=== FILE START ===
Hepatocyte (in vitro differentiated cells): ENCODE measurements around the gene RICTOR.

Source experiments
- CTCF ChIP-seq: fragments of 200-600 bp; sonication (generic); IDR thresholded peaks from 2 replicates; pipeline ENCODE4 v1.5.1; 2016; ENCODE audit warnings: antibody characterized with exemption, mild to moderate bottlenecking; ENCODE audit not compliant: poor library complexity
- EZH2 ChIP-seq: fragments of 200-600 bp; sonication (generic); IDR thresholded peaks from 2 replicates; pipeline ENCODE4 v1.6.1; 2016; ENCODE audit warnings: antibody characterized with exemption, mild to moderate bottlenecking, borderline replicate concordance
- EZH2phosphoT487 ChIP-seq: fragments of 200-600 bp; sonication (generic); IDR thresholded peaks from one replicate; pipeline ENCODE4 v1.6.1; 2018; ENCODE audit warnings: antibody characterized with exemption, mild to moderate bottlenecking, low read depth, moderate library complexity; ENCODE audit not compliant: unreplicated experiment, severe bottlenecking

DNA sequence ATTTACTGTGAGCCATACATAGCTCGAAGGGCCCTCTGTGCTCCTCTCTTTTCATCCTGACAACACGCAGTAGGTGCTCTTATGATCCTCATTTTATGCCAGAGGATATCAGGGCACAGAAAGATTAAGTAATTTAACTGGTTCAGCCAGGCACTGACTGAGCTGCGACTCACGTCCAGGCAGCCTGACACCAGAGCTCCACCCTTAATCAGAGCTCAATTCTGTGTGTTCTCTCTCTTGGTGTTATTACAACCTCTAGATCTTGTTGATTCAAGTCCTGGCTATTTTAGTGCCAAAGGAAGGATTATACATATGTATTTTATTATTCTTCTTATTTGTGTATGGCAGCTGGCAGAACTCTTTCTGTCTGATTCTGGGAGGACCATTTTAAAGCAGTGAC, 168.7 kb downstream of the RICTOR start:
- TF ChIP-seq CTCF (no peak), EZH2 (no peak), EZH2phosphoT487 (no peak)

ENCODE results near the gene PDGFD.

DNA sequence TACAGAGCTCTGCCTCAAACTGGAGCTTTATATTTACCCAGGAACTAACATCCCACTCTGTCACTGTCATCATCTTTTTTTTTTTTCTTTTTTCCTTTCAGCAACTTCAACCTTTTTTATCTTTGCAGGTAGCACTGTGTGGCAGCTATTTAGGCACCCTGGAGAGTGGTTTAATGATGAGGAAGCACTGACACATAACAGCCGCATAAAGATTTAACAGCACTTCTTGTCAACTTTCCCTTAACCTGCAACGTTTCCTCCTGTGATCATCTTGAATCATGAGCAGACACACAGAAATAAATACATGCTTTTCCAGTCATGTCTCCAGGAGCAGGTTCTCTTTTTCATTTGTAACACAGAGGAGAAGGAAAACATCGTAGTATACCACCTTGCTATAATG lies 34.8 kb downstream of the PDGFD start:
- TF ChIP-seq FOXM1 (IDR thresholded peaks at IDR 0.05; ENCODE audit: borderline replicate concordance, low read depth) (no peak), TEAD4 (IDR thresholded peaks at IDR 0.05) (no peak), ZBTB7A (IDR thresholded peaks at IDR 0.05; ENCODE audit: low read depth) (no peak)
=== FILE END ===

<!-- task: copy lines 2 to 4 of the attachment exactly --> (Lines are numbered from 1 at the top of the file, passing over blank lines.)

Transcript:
Source experiments
- CTCF ChIP-seq: fragments of 200-600 bp; sonication (generic); IDR thresholded peaks from 2 replicates; pipeline ENCODE4 v1.5.1; 2016; ENCODE audit warnings: antibody characterized with exemption, mild to moderate bottlenecking; ENCODE audit not compliant: poor library complexity
- EZH2 ChIP-seq: fragments of 200-600 bp; sonication (generic); IDR thresholded peaks from 2 replicates; pipeline ENCODE4 v1.6.1; 2016; ENCODE audit warnings: antibody characterized with exemption, mild to moderate bottlenecking, borderline replicate concordance